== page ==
Film Review: ‘Tom of Finland’
For a couple of years duelling biopics of Tom Of Finland were in the works, but this is the one that finally made it to the screen. The life of Touko Laaksonen is certainly an interesting subject to take on, and there are many ways it could have been done. The route they’ve gone down is to make a fairly traditional, prestige biopic, which is perhaps an unexpected choice for a man who made his name for outsider homoerotic art that defied conventions of both sexuality and class.
The film follows the life of Laaksonen, picking up his tale just after he has been discharged from the Finnish Army following the Second World War (the movie rather bypasses Finland complicated position in the conflict, other than that it was hell for the soldiers and also helped set off Touko’s love of Nazi uniforms). While he had encounters with men in the Army, in post-War Finland, being gay is still about furtive and dark meetings in order to avoid society’s rampant homophobia.
His situation isn’t helped by the fact his judgemental sister, colleague and roommate, Kaija (Jessica Grabowsky), doesn’t know he’s gay and doesn’t want to. Tom begins a secret, long-term relationship with another roommate, Veli (Lauri Tilkanen), but while needing to stay deeply closeted in his own life, he begins trying to find an audience for his stylised, homoerotic image of enormously well-endowed, uniformed men and motorcyclists.
The growing success of his imagery – done under what becomes his brand name, Tom Of Finland – leads him beyond Finland, initially to Berlin, before discovering the ‘anything goes’ world of 1970s California.
It’s an entertaining and well told tale from award-winning director Dome Karukoski. The film has a nice eye for style and history, and keeps the viewer pulled in as it illuminates the life behind the iconic imagery. However, other than some surface observations, those hoping to learn more about exactly what it is about Laaksonen’s imagery that caught the gay imagination and continues to appeal today (despite the proliferation of far more explicit imagery), may be a little disappointed.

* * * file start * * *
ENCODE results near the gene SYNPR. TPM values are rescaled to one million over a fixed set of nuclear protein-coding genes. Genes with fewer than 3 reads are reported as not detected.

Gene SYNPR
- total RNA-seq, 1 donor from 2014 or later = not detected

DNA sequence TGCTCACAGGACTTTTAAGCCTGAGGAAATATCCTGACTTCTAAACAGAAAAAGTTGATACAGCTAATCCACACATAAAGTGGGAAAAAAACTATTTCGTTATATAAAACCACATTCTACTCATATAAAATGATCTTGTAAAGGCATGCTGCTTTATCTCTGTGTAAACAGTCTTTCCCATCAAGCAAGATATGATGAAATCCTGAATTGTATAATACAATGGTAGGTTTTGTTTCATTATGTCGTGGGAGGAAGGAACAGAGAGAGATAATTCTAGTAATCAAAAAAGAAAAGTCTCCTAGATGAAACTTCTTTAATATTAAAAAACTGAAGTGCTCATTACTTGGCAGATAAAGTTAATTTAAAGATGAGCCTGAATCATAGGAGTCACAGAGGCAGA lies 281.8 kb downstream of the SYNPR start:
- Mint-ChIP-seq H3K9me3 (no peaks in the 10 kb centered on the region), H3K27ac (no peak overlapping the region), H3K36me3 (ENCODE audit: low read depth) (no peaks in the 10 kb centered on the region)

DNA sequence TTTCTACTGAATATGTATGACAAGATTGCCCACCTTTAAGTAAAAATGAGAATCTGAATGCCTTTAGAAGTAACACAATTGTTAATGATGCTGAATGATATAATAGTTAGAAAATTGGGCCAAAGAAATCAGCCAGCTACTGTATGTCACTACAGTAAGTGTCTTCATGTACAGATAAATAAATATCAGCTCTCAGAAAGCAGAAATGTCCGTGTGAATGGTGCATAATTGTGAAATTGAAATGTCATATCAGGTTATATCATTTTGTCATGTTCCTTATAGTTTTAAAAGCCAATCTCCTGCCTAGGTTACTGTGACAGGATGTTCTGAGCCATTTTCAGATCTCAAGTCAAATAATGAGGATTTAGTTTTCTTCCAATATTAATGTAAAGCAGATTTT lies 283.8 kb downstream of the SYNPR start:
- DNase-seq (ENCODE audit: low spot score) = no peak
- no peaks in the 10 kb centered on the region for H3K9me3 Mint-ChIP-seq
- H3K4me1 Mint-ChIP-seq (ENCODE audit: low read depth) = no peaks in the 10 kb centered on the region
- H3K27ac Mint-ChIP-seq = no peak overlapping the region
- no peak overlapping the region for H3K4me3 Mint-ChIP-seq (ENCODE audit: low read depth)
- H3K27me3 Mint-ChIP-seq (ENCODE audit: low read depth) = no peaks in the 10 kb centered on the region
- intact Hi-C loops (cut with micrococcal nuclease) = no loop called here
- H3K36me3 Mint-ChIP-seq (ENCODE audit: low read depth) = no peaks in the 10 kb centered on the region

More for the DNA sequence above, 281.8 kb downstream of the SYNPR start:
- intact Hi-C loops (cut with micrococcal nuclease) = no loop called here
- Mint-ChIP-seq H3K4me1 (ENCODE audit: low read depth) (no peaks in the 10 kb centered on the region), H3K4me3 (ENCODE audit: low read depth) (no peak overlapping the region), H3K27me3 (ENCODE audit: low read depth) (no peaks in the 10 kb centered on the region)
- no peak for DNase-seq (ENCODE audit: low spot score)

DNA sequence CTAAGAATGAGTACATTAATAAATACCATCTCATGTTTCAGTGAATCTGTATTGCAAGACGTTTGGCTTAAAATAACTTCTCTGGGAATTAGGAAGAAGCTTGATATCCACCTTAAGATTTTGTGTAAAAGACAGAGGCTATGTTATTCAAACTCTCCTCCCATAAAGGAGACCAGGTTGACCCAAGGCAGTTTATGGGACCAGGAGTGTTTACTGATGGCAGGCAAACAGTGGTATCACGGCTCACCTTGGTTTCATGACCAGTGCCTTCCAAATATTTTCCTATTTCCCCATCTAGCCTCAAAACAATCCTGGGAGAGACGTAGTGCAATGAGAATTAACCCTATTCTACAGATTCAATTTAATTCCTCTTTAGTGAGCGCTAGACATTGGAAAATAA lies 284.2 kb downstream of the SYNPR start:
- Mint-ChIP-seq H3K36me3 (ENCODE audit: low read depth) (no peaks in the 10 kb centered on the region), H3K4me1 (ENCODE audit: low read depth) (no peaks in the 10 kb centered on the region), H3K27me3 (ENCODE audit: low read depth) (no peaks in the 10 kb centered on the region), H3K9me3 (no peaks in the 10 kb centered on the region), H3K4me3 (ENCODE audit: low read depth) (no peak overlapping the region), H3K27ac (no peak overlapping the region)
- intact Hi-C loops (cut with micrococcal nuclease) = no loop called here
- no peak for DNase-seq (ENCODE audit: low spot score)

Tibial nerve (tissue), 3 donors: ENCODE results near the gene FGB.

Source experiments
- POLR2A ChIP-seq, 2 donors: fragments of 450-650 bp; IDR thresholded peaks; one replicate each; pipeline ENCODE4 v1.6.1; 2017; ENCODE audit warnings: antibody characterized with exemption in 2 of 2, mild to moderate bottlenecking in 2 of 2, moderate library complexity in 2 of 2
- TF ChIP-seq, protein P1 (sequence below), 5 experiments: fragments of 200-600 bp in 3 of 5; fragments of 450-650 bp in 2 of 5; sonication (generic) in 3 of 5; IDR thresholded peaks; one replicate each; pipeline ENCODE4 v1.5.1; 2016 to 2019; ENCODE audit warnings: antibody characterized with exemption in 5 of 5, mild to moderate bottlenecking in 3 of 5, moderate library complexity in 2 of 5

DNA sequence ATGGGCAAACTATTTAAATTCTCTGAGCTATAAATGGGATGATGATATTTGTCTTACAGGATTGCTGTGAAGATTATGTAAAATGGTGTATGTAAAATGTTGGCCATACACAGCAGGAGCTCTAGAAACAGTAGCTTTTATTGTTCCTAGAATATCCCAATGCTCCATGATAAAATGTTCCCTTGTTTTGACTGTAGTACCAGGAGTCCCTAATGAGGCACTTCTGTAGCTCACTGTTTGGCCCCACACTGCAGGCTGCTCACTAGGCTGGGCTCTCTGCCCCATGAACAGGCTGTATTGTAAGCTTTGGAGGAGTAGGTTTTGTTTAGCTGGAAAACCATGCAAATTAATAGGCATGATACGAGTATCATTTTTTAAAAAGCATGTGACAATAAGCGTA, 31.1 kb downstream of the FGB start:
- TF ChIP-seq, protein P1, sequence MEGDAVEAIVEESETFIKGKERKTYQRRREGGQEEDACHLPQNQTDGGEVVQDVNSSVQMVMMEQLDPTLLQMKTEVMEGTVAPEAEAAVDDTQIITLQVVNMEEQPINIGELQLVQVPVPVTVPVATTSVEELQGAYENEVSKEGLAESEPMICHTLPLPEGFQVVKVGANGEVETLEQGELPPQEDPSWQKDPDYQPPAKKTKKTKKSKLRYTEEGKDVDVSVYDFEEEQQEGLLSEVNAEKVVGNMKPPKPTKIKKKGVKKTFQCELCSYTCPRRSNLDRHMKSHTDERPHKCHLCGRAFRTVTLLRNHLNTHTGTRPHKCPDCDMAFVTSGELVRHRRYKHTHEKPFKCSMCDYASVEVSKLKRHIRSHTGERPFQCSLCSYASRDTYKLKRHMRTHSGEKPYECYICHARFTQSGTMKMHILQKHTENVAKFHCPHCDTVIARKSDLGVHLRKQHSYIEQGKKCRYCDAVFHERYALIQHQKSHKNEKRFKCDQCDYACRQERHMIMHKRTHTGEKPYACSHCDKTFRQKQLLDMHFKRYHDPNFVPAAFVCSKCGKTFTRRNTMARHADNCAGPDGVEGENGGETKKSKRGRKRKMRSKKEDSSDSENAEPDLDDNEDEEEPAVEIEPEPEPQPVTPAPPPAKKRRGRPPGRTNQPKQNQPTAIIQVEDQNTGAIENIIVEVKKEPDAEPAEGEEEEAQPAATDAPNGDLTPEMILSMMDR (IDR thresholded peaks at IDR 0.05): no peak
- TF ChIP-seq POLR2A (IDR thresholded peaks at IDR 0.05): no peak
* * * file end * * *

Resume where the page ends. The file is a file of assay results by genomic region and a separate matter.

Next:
That’s because rather than exploring the artistry, it’s more interested in cementing the position of the artist. Indeed, there are moments when the film gets a close to being a filmic essay arguing Laaksonen’s position as a key figure in gay liberation, and not just a guy who drew some prurient pictures decades ago. That’s fair enough, but occasionally it takes this a little too far by pretty much suggesting the whole of gay liberation was down to Tom Of Finland. Indeed, the whole section of the movie after Tom first goes to America doesn’t feel quite as disciplined or satisfying as what went before. That’s partly due to the fact at the start of the movie character underpins everything, which ensures emotional involvement in the prejudice and difficulties Touko face. However, later Laaksonen becomes increasingly secondary to the points the film is trying to make about him and his art.
Even that could have been okay, as he is an interesting case study in how the meaning of the art and the artist can be different things – especially as he ‘hid’ behind a pseudonym – but the movie doesn’t fully address that. Similarly, despite being about the seeming disparity between the closeted life Laaksonen had to lead and the open eroticism of his art, the movie itself is sometimes a little coy about the sexual side of Touko’s life, especially his interest in different fetishes and S&M.
Click here to watch the trailer for Tom Of Finland
The film will probably seem suitably risqué to straight audiences, but gay viewers may feel it’s slightly holding back. Indeed, there’s are argument to be made about whether this film is essentially about the gentrification of an artist whose entire raison d’etre was about the fact that what he drew was so far from the gentry in terms of subject, style and class. Indeed, the movie’s frame of reference ultimately turns him into an oddly establishment type figure.
There are undoubtedly things that are problematic about its rather traditional/mainstream take on its subject matter. Admittedly, dealing with those problems would have probably made it even more of a niche film than it already is, but it leaves a movie that is interesting and entertaining, but feels like its missing some key aspects of its subject. It also gets a little messy in its desire to show that ‘Tom’ was important and not just a footnote in gay history.
Overall Verdict: Well worth a watch and undoubtedly entertaining, even if the prestige biopic format means many key aspects of its subject fall by the wayside.